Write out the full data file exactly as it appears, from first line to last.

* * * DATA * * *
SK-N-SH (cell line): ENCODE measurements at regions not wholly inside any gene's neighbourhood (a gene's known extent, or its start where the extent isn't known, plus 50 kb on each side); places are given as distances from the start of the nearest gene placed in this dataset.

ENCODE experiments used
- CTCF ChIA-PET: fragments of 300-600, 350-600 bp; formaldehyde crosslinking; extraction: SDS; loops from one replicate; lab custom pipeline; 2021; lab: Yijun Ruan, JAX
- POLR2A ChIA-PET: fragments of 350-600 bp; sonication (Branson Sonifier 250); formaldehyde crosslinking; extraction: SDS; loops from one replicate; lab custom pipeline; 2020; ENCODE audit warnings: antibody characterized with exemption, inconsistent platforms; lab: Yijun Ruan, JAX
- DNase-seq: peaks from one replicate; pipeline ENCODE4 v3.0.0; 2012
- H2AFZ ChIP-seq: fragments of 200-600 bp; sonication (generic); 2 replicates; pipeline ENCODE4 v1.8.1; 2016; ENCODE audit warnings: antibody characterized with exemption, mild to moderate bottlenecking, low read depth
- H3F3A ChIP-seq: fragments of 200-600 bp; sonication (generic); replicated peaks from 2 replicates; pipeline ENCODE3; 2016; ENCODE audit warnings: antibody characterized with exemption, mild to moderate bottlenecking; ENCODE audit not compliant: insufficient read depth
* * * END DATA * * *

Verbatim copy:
SK-N-SH (cell line): ENCODE measurements at regions not wholly inside any gene's neighbourhood (a gene's known extent, or its start where the extent isn't known, plus 50 kb on each side); places are given as distances from the start of the nearest gene placed in this dataset.

ENCODE experiments used
- CTCF ChIA-PET: fragments of 300-600, 350-600 bp; formaldehyde crosslinking; extraction: SDS; loops from one replicate; lab custom pipeline; 2021; lab: Yijun Ruan, JAX
- POLR2A ChIA-PET: fragments of 350-600 bp; sonication (Branson Sonifier 250); formaldehyde crosslinking; extraction: SDS; loops from one replicate; lab custom pipeline; 2020; ENCODE audit warnings: antibody characterized with exemption, inconsistent platforms; lab: Yijun Ruan, JAX
- DNase-seq: peaks from one replicate; pipeline ENCODE4 v3.0.0; 2012
- H2AFZ ChIP-seq: fragments of 200-600 bp; sonication (generic); 2 replicates; pipeline ENCODE4 v1.8.1; 2016; ENCODE audit warnings: antibody characterized with exemption, mild to moderate bottlenecking, low read depth
- H3F3A ChIP-seq: fragments of 200-600 bp; sonication (generic); replicated peaks from 2 replicates; pipeline ENCODE3; 2016; ENCODE audit warnings: antibody characterized with exemption, mild to moderate bottlenecking; ENCODE audit not compliant: insufficient read depth